UK government to review regulations around new transportation modes

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The UK government has published its new Future of mobility: urban strategy document, which promises to be the biggest review into transportation policy in a generation and will pave the way for transforming the way people and goods move around the country’s cities in the future.

The review will explore regulations around new types of vehicles including e-scooters and e-cargo bike trailers; how sharing data can improve services by reducing congestion; and how journey planning and payment can be made simpler.

The wide-ranging review will also explore modernizing laws from the 1800s that are providing a barrier to innovation. Alongside this, the government is launching a competition for up to four new ‘future mobility zones’, backed by £90m (US$119m) of new funding, to test ideas to improve journeys for people across the country.
With 80% of people in the UK now using smartphones, ideas will include smoother payment systems, better, more up-to-date travel information and the use of innovative forms of transportation, making travel in towns and cities more convenient, more reliable and cheaper.

The urban mobility strategy sets out nine key principles that will guide govern

ment decision-making going forward, ensuring that emerging transportation technologies are safe, accessible and green. These are:

  1. New modes of transportation and new mobility services must be safe and secure by design;
  2. The benefits of innovation in mobility must be available to all parts of the UK and all segments of society;
  3. Walking, cycling and active travel must remain the best options for short urban journeys;
  4. Mass transit must remain fundamental to an efficient transportation system;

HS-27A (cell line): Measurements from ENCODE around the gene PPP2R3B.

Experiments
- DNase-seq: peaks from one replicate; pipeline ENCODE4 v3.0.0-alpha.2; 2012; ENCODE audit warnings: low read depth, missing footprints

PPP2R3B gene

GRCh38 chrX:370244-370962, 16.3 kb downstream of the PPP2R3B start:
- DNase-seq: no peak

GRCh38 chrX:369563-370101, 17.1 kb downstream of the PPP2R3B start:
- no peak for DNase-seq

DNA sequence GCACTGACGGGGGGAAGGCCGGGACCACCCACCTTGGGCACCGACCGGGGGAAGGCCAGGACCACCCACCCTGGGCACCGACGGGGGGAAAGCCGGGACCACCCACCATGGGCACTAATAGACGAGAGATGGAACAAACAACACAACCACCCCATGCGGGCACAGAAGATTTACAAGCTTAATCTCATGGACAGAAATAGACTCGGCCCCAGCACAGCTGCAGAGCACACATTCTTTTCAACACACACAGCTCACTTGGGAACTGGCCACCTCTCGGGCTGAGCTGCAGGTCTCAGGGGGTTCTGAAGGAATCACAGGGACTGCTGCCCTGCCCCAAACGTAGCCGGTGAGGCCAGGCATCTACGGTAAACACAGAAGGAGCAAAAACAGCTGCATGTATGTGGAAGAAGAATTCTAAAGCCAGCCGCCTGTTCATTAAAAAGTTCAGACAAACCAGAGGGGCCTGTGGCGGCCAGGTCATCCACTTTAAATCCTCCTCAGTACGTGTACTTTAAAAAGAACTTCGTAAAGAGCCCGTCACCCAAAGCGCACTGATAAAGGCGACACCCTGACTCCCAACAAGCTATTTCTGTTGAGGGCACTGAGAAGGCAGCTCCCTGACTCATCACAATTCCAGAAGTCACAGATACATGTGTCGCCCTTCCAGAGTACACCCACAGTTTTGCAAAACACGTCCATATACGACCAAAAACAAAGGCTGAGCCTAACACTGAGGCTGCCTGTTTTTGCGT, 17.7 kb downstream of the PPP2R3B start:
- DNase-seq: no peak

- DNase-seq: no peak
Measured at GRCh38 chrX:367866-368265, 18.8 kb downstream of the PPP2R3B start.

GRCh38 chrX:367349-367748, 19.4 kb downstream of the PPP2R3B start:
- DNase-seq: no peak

5. New mobility services must lead the transition to zero emissions;
  6. Mobility innovation must help to reduce congestion through more efficient use of limited road space, for example through sharing rides, increasing occupancy or consolidating freight;
  7. The marketplace for mobility must be open to stimulate innovation and give the best deal to consumers;
  8. New mobility services must be designed to operate as part of an integrated transportation system combining public, private and multiple modes for transportation users; and
  9. Data from new mobility services must be shared where appropriate to improve choice and the operation of the transportation system.

In a further boost for sustainable transportation, the government has announced the first winners of the Transforming Cities Fund and awarded £60m (US$79m) to 10 city regions for schemes supporting low-carbon vehicles, cycling and walking projects, and smart traffic controls.
The government has also published its response to the ‘Last Mile’ call for evidence, outlining a range of measures to support cleaner and more sustainable last-mile deliveries, including an increase in the uptake of e-cargo bikes and e-vans.

“We are at a potentially pivotal moment for the future of transport, with revolutionary technologies creating huge opportunities for cleaner, cheaper, safer and more reliable journeys,” noted UK transport minister Jesse Norman.

“Through this strategy the government aims to take advantage of these innovations; connecting more people and bringing big benefits we hope for both the economy and the environment.”

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Adam joined the company in 1994, and has been News Editor of TTT since 2009. In his other role as Circulation Manager, he helped create the original Traffic Technology International distribution list 23 years ago, and has been working on it ever since. Outside of work, he is a keen fisherman, runs a drumming band, and plays an ancient version of cricket.

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